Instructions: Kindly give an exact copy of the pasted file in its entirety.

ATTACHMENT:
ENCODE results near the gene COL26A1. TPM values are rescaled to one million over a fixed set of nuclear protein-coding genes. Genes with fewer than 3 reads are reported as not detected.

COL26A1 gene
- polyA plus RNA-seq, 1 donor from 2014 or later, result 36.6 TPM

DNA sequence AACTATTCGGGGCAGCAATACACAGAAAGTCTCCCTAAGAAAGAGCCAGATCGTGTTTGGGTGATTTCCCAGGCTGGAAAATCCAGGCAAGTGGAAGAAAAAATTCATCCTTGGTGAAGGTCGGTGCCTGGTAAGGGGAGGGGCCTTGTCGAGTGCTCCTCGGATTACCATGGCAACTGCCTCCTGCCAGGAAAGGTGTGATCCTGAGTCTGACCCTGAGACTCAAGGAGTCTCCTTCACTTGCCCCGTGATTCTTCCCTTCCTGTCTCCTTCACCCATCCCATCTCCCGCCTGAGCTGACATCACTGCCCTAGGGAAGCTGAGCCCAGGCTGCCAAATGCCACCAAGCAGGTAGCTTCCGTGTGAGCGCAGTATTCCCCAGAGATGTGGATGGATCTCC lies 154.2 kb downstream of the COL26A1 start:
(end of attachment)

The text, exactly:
ENCODE results near the gene COL26A1. TPM values are rescaled to one million over a fixed set of nuclear protein-coding genes. Genes with fewer than 3 reads are reported as not detected.

COL26A1 gene
- polyA plus RNA-seq, 1 donor from 2014 or later, result 36.6 TPM

DNA sequence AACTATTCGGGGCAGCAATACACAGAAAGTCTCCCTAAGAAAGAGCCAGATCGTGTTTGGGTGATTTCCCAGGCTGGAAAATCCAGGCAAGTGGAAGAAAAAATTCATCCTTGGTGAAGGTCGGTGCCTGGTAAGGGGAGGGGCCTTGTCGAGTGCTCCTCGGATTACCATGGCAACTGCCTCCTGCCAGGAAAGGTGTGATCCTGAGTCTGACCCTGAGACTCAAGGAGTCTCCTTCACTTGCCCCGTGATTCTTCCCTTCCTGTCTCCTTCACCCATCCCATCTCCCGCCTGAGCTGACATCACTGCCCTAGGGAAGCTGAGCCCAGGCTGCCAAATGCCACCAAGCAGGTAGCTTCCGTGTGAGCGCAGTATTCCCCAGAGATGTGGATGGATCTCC lies 154.2 kb downstream of the COL26A1 start: